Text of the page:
To bribe or not to bribe at border posts

In Articles, Technical by Andre Van VuurenLeave a Comment

That is a very popular question that was asked to me so many times in the past. The mere thought of going through a border post in Africa is one of these things that sends a shivering along the spine of most people.

It is interesting how border posts can have a specific culture and how that can change from country to country and also between border posts in the same country. The big commercial posts are normally the more difficult ones while you will find a much more relaxed and informal atmosphere at the small border posts.

It is normally also much easier and quicker to leave a country through a border post than to enter into a new country. When going out you only have to stamp your passport at Immigration and do a declaration at Customs, but when entering a new country there are all sorts of formalities like Road Toll and Levies, Carbon Tax, Third Party Insurance, Council Levies, etc. These formalities are normally handled by independent third party agents. Although time consuming they are normally efficient and do not ask or take any bribes.The biggest problem is normally with Customs officials and official at check points who controls documents.

On a recent safari through Zimbabwe I decided to use the small border post at Pandamatenga to go from Botswana into Zimbabwe. We were a small convoy of six vehicles and going out of Botswana was a song as normal. The small border post on the Zimbabwean side was very neat and the Immigration and Customs official extremely efficient. We went through all the procedure including the road tax and Insurance I no time. As we were getting back into the vehicles, we were approached by two guys who said that they are from Customs and need to check our vehicles. They started with my vehicle and went through everything. They found fuel in some of the Jerry cans of the other vehicles and clearly suggested a bribe to let them through. The owner of that vehicle give them $10 and then they moved on to the next vehicle with the same problem and also collected $10. The alternative to that will be to go back to the Customs counter in the border post building, declare the fuel and pay the required import tax which will be in most cases cheaper than the bribe. Unfortunately tourists are normally in a hurry and that is when they opt for the quicker and easier option.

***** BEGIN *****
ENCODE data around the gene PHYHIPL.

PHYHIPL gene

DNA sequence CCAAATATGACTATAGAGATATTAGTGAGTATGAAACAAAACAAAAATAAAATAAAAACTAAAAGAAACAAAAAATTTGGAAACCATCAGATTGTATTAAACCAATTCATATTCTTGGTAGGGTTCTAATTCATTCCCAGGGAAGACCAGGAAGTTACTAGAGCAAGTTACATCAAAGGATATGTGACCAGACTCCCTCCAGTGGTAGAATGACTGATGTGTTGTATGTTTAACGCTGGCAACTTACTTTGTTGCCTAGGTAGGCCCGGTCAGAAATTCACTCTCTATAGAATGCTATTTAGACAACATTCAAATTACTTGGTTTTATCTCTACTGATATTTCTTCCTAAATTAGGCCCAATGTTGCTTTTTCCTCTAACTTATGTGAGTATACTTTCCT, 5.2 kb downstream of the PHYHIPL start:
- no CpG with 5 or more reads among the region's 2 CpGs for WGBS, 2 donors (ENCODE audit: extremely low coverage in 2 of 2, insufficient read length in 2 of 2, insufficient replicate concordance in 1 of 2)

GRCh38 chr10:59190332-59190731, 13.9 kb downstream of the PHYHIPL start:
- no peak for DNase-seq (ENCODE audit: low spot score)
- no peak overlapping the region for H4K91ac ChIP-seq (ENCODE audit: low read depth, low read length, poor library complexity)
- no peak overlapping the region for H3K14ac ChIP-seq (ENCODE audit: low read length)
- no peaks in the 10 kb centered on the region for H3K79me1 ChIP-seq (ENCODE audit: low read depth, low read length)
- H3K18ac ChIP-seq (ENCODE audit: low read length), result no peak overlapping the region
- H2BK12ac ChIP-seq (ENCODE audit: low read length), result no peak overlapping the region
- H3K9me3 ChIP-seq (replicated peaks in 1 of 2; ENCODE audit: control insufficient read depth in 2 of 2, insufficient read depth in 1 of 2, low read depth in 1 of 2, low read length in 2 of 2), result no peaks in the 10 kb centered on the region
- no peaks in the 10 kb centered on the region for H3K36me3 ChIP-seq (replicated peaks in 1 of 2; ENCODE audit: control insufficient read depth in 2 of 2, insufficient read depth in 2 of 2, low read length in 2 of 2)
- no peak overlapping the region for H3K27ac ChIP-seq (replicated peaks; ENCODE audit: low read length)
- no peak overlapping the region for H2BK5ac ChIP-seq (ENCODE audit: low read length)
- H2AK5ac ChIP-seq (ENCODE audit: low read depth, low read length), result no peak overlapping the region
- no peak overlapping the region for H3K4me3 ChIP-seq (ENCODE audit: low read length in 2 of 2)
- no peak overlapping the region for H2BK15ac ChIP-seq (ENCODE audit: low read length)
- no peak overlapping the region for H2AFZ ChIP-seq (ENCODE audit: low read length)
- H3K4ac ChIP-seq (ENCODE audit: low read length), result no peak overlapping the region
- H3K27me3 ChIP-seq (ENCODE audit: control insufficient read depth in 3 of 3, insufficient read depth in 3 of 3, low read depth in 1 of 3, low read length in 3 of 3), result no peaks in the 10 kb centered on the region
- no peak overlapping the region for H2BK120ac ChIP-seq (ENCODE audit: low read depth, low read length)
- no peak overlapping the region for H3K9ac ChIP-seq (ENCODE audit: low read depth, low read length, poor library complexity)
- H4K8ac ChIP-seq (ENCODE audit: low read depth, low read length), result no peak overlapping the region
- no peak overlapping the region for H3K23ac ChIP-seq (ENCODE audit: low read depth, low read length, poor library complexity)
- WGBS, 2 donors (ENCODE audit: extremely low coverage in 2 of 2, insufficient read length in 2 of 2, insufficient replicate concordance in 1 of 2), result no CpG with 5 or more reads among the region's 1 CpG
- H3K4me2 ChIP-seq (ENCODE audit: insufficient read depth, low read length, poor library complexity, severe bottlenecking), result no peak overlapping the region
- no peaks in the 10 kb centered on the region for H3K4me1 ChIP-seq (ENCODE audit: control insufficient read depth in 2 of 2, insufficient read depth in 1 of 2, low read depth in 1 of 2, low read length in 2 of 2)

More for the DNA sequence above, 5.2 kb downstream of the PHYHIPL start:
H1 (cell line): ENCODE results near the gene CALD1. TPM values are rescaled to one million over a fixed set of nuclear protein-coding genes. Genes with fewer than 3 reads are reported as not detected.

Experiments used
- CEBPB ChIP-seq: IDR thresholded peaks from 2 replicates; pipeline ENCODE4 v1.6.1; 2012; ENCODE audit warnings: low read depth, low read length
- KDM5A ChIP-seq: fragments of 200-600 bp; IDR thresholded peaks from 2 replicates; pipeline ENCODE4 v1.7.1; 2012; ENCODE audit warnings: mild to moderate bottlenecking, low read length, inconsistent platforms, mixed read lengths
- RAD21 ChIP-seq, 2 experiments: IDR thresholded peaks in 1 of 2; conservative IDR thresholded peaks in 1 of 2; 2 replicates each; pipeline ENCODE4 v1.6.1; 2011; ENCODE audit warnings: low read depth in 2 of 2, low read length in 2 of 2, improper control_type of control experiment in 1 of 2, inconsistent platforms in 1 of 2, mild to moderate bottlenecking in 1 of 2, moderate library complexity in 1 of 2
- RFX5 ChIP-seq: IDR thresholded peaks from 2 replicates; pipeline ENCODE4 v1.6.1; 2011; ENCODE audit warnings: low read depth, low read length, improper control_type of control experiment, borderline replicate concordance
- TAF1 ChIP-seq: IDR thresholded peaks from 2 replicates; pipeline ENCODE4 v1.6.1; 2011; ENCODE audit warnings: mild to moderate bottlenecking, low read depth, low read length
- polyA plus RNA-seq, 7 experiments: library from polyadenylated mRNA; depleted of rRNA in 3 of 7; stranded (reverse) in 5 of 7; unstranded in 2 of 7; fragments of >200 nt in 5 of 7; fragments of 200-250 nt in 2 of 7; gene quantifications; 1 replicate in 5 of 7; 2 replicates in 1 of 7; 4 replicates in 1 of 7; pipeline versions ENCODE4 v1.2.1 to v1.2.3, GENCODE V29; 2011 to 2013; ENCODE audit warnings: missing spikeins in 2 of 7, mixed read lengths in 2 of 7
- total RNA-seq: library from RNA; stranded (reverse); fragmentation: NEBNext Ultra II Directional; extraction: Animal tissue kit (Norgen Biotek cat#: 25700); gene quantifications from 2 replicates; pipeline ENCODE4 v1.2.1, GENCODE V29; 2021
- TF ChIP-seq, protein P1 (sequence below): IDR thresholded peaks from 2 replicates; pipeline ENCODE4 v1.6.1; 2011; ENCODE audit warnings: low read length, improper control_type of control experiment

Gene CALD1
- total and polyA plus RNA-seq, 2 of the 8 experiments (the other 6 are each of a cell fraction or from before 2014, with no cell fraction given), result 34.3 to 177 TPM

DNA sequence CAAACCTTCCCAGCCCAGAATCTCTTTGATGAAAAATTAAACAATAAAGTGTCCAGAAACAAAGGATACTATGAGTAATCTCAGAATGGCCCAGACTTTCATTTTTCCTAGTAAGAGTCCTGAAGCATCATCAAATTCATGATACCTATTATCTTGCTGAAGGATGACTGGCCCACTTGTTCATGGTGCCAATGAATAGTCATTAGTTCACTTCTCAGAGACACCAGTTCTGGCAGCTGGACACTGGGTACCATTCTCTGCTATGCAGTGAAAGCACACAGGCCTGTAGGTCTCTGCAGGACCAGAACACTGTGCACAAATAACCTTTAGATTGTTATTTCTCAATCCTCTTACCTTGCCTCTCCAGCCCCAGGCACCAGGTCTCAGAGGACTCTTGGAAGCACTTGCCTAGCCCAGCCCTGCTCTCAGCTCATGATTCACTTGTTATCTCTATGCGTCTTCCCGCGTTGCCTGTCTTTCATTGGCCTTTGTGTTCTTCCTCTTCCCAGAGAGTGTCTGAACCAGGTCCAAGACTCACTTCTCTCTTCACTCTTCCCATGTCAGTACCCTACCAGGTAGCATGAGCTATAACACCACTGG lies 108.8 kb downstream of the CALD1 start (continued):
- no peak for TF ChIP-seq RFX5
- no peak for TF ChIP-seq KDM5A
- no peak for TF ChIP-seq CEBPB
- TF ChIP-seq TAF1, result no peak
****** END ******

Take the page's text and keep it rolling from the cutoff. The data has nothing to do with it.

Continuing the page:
When entering Mozambique at Komatipoort/Recano Garcia you can expect another interesting scenario.  Tourist normally enter there with all there camping gear and provisions and fuel or a week or more. Police search the vehicles and want to see receipts for the goods and proof that import duties were paid. You normally do not have all the invoices. I once took in a brand new generator to use on a fishing trip. It took about an hour to convince the officials that it is camping equipment and not something that I planned to sell in Mozambique. In a situation like that I can justify paying a bribe. The sad thing however is that they know it and that it just get worse by the day.

I once took clients to Western Zambia and we used the Wenella border post at KatimaMulilo. It was on a Sunday and there was a single lady with us in the convoy. She lost her front number plate in Savuti and were pulled out of the convoy at the boom at the border. The guy wanted to give her a fine of $ 30. I took over and insisted on a receipt. His reply was that as it was on a Sunday he could not give her a receipt. He clearly only wanted a bribe but we didn’t pay anything and just drove off without any problem.

You will understand that there is not a simple answer to this question and that every case should be treated on its own merit. I will however suggest that one follows the rules and procedure as far as possible and to avoid paying bribes. Nobody can come away from the fact that it is a criminal and a bad practice………..but sometimes there is unfortunately no alternative.

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